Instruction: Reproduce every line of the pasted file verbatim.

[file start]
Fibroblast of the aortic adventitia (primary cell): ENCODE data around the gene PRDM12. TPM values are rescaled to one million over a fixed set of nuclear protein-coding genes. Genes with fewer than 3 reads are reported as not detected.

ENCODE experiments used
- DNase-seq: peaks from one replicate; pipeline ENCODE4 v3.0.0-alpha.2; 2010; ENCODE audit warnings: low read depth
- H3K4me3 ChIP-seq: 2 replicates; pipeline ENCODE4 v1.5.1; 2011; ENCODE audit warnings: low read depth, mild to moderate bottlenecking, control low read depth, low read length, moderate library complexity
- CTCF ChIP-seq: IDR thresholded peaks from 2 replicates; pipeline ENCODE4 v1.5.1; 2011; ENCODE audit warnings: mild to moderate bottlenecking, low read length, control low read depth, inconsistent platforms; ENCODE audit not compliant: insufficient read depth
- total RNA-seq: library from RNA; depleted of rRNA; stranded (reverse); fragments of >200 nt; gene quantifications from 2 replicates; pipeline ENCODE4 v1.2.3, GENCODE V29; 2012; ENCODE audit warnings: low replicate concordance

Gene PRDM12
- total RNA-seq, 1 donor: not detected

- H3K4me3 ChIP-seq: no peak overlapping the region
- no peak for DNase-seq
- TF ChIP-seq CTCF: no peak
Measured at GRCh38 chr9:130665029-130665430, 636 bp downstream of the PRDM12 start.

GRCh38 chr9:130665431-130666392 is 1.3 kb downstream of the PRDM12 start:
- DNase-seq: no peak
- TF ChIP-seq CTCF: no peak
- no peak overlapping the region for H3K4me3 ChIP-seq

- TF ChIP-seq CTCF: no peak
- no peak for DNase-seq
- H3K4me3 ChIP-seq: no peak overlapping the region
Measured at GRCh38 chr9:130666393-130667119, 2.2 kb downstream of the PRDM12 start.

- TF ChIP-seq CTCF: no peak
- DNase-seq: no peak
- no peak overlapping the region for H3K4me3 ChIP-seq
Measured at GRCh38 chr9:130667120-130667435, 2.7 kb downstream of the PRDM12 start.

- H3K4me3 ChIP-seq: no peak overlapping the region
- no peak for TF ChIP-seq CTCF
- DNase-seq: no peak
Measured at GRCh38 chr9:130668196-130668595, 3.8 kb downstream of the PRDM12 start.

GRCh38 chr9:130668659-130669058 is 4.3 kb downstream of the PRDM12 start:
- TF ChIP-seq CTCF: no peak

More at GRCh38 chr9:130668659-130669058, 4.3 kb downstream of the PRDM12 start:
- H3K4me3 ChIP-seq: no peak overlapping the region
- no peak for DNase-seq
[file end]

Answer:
Fibroblast of the aortic adventitia (primary cell): ENCODE data around the gene PRDM12. TPM values are rescaled to one million over a fixed set of nuclear protein-coding genes. Genes with fewer than 3 reads are reported as not detected.

ENCODE experiments used
- DNase-seq: peaks from one replicate; pipeline ENCODE4 v3.0.0-alpha.2; 2010; ENCODE audit warnings: low read depth
- H3K4me3 ChIP-seq: 2 replicates; pipeline ENCODE4 v1.5.1; 2011; ENCODE audit warnings: low read depth, mild to moderate bottlenecking, control low read depth, low read length, moderate library complexity
- CTCF ChIP-seq: IDR thresholded peaks from 2 replicates; pipeline ENCODE4 v1.5.1; 2011; ENCODE audit warnings: mild to moderate bottlenecking, low read length, control low read depth, inconsistent platforms; ENCODE audit not compliant: insufficient read depth
- total RNA-seq: library from RNA; depleted of rRNA; stranded (reverse); fragments of >200 nt; gene quantifications from 2 replicates; pipeline ENCODE4 v1.2.3, GENCODE V29; 2012; ENCODE audit warnings: low replicate concordance

Gene PRDM12
- total RNA-seq, 1 donor: not detected

- H3K4me3 ChIP-seq: no peak overlapping the region
- no peak for DNase-seq
- TF ChIP-seq CTCF: no peak
Measured at GRCh38 chr9:130665029-130665430, 636 bp downstream of the PRDM12 start.

GRCh38 chr9:130665431-130666392 is 1.3 kb downstream of the PRDM12 start:
- DNase-seq: no peak
- TF ChIP-seq CTCF: no peak
- no peak overlapping the region for H3K4me3 ChIP-seq

- TF ChIP-seq CTCF: no peak
- no peak for DNase-seq
- H3K4me3 ChIP-seq: no peak overlapping the region
Measured at GRCh38 chr9:130666393-130667119, 2.2 kb downstream of the PRDM12 start.

- TF ChIP-seq CTCF: no peak
- DNase-seq: no peak
- no peak overlapping the region for H3K4me3 ChIP-seq
Measured at GRCh38 chr9:130667120-130667435, 2.7 kb downstream of the PRDM12 start.

- H3K4me3 ChIP-seq: no peak overlapping the region
- no peak for TF ChIP-seq CTCF
- DNase-seq: no peak
Measured at GRCh38 chr9:130668196-130668595, 3.8 kb downstream of the PRDM12 start.

GRCh38 chr9:130668659-130669058 is 4.3 kb downstream of the PRDM12 start:
- TF ChIP-seq CTCF: no peak

More at GRCh38 chr9:130668659-130669058, 4.3 kb downstream of the PRDM12 start:
- H3K4me3 ChIP-seq: no peak overlapping the region
- no peak for DNase-seq